Got you. Okay. And just following up on that, another sector. Just curious how you guys are feeling about the ag book in this environment? Any color you can offer there?

Michael S. Keim -- President, Univest Bank and Trust Co. and Senior Executive Vice President, Univest Financial Corp.

Frank, it's Mike. Generally speaking, our ag book continues to perform and, quite frankly, continues to grow because we largely serve the Stanley-type farms that are well diversified. And there continues to be a need for their products, be it eggs, be it poultry, be it milk, etc. And even though milk is at a declining level because the schools are being closed and some other factors, there's the alternative uses for milk that it can be used, such as cheese, ice cream, etc. So we continue to feel good about what we're doing on the ag side.

Frank Schiraldi -- Piper Sandler Companies -- Analyst

Okay. Great. And then just finally, just thinking about Phase 2 of PPP. It sounded like you guys had plenty in the hopper that when the government ran out of the $350 billion. So I would imagine, do you think there's plenty of good opportunity there? How large do you see that opportunity for Univest?

Michael S. Keim -- President, Univest Bank and Trust Co. and Senior Executive Vice President, Univest Financial Corp.

Right now, Frank, we continue to get as many loans approved or as approved at this point. We believe that we'll have about 900 ready to go, when Congress formally allocates the money, when the House acts later today. And we have a large team ready to go and work through the SBA process. So that 900 equates to somewhere in the neighborhood of $85 million of additional funding, which will bring us very close to 2,000 loans and $500 million.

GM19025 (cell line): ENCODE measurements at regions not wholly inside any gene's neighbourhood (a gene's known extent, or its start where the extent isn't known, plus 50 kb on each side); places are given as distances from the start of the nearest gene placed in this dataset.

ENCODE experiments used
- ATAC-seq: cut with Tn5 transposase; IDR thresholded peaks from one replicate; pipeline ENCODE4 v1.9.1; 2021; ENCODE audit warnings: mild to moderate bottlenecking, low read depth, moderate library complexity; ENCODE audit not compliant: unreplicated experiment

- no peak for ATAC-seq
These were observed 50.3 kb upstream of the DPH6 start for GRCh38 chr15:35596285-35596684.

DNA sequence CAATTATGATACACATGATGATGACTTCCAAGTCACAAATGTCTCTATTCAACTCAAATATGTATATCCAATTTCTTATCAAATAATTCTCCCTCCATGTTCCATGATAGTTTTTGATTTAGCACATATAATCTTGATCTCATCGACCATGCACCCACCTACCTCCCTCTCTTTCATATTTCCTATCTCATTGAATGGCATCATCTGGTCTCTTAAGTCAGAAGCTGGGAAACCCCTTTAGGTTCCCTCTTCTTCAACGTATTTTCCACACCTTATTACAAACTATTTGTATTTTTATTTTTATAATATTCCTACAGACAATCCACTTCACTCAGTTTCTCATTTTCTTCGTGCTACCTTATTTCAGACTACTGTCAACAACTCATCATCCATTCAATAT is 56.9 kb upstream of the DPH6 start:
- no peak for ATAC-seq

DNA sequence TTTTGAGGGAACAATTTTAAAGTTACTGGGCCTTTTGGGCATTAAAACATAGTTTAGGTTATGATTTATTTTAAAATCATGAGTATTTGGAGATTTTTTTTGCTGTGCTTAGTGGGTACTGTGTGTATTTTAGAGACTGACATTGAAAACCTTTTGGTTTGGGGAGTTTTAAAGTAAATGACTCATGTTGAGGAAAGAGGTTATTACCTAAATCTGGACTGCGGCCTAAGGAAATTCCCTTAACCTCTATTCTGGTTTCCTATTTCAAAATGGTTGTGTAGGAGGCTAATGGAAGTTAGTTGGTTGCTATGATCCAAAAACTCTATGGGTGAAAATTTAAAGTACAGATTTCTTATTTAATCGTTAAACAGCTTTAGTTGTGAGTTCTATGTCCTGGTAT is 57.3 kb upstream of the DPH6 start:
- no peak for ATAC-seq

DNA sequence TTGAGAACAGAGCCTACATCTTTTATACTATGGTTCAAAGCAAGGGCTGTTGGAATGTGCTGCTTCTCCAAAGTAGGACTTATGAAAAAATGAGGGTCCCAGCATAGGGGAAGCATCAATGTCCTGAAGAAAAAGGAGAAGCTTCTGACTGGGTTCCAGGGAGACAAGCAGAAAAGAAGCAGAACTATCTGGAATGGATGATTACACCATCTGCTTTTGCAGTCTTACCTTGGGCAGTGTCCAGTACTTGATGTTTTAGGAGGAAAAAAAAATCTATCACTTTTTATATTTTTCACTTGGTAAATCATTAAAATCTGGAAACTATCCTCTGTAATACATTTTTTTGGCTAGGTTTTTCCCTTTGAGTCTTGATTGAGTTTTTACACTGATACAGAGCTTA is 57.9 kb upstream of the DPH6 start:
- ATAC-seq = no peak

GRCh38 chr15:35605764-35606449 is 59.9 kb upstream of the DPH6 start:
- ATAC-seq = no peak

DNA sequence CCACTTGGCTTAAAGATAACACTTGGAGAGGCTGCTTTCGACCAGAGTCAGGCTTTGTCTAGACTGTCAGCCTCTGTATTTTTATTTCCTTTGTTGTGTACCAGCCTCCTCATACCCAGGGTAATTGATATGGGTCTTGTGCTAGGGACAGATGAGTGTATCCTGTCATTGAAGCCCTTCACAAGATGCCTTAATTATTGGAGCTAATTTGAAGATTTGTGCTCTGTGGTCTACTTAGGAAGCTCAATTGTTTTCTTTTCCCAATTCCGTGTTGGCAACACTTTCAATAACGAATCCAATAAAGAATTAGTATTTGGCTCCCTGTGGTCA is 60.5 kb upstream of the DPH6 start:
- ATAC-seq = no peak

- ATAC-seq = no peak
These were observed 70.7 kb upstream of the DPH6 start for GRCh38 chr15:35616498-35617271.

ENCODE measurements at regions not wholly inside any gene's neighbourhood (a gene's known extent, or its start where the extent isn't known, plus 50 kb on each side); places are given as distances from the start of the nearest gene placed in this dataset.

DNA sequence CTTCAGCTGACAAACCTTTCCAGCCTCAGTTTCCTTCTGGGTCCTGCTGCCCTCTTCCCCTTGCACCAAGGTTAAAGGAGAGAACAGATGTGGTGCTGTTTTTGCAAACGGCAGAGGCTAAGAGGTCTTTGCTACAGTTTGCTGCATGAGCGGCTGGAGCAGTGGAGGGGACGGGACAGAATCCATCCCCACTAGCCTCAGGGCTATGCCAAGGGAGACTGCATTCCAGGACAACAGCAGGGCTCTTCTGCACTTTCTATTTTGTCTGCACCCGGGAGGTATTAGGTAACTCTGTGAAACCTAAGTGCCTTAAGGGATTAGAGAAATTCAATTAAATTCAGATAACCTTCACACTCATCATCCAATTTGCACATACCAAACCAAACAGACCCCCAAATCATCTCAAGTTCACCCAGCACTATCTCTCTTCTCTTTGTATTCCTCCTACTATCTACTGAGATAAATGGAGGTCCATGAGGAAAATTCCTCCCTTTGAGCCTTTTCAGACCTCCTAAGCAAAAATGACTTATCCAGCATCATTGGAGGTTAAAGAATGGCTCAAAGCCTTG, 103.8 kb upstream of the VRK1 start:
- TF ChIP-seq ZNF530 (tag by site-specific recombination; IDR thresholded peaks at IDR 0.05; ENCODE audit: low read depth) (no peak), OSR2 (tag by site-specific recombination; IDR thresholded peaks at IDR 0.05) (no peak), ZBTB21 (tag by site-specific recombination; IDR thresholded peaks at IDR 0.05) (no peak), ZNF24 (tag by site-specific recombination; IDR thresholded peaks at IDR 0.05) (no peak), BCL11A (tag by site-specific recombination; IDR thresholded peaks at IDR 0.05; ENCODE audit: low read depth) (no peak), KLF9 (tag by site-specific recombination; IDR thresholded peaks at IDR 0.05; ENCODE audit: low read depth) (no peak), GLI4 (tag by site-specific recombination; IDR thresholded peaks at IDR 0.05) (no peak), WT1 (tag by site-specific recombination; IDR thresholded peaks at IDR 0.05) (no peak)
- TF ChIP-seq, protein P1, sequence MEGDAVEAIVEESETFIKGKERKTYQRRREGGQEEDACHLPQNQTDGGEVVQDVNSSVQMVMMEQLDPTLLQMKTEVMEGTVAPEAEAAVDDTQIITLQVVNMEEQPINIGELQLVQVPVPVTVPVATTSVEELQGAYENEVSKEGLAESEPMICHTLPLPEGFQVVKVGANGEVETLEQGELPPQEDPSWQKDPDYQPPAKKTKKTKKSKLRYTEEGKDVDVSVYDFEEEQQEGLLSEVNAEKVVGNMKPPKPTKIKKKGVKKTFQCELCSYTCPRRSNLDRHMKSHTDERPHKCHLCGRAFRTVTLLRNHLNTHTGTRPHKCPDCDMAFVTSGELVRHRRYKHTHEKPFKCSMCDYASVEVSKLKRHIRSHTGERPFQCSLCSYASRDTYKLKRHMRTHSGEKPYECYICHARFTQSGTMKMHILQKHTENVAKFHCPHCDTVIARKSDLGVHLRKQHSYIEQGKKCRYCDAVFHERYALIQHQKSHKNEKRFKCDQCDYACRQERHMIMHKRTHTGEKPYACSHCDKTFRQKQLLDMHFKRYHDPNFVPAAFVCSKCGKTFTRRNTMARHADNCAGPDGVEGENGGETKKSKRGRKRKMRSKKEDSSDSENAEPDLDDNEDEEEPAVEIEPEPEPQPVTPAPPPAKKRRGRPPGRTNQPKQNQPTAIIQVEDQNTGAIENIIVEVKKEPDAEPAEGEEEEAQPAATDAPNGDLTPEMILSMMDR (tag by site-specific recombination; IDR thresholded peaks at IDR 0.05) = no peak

Frank Schiraldi -- Piper Sandler Companies -- Analyst

Got you. Okay. Great. Thank you.

Michael S. Keim -- President, Univest Bank and Trust Co. and Senior Executive Vice President, Univest Financial Corp.

You're welcome. Thank you.

Jeffrey M. Schweitzer -- President and Chief Executive Officer

Thank you, Frank.

Brian J. Richardson -- Executive Vice President and Chief Financial Officer

Thank you, Frank.

Operator

[Operator Instructions] This concludes our question-and-answer session. I'd like to turn the conference over to Mr. Jeff Schweitzer for any closing remarks. Please go ahead.

Jeffrey M. Schweitzer -- President and Chief Executive Officer

Thank you, Nick, and thank you, everyone, for joining us today. These are obviously very uncertain times and challenging times. And most of all, I just hope that everybody listening is staying safe, social distancing and taking care of yourself and your families and everybody is healthy. We look forward to talking to everybody again at the end of the second quarter. And hopefully, we have a little more clarity on what's going on in the world. But until then, as I said, stay safe and appreciate you participating today. Have a great day.

Operator

[Operator Closing Remarks]

Duration: 20 minutes

Call participants:

Jeffrey M. Schweitzer -- President and Chief Executive Officer

Brian J. Richardson -- Executive Vice President and Chief Financial Officer

Michael S. Keim -- President, Univest Bank and Trust Co. and Senior Executive Vice President, Univest Financial Corp.

Michael Perito -- Keefe, Bruyette & Woods, Inc. -- Analyst

Frank Schiraldi -- Piper Sandler Companies -- Analyst